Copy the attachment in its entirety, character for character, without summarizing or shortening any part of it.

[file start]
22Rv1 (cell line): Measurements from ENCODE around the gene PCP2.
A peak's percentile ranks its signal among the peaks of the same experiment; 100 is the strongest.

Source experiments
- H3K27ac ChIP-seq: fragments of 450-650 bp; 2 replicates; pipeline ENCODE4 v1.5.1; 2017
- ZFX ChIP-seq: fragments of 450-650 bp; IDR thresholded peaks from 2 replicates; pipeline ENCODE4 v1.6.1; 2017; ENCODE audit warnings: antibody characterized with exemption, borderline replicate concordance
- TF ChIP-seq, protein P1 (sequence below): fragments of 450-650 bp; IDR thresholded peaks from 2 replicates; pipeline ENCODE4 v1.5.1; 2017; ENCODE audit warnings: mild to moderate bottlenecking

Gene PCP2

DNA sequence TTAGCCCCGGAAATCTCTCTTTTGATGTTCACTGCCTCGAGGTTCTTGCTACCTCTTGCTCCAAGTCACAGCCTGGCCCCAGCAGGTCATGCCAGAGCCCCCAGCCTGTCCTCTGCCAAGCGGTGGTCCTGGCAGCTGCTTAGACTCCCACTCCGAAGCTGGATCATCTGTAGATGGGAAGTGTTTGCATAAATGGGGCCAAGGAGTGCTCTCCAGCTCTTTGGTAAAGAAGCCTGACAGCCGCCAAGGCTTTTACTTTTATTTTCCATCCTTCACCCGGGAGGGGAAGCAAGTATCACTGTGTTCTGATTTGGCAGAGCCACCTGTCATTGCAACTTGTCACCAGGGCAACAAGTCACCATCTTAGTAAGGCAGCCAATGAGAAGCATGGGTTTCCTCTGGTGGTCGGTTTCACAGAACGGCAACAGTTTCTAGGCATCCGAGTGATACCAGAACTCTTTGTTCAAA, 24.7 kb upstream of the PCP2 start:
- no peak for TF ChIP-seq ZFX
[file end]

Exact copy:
22Rv1 (cell line): Measurements from ENCODE around the gene PCP2.
A peak's percentile ranks its signal among the peaks of the same experiment; 100 is the strongest.

Source experiments
- H3K27ac ChIP-seq: fragments of 450-650 bp; 2 replicates; pipeline ENCODE4 v1.5.1; 2017
- ZFX ChIP-seq: fragments of 450-650 bp; IDR thresholded peaks from 2 replicates; pipeline ENCODE4 v1.6.1; 2017; ENCODE audit warnings: antibody characterized with exemption, borderline replicate concordance
- TF ChIP-seq, protein P1 (sequence below): fragments of 450-650 bp; IDR thresholded peaks from 2 replicates; pipeline ENCODE4 v1.5.1; 2017; ENCODE audit warnings: mild to moderate bottlenecking

Gene PCP2

DNA sequence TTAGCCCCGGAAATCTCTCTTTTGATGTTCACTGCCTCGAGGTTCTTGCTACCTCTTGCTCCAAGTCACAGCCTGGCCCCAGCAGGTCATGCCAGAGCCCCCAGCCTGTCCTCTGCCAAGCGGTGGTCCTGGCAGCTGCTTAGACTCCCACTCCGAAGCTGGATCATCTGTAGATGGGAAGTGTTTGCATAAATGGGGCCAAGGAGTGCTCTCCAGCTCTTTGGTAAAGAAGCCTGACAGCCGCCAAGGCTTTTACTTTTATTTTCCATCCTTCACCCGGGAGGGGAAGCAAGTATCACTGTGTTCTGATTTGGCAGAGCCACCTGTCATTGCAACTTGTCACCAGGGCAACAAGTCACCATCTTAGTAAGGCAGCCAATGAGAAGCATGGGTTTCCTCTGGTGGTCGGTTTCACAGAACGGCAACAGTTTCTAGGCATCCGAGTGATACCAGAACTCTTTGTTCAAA, 24.7 kb upstream of the PCP2 start:
- no peak for TF ChIP-seq ZFX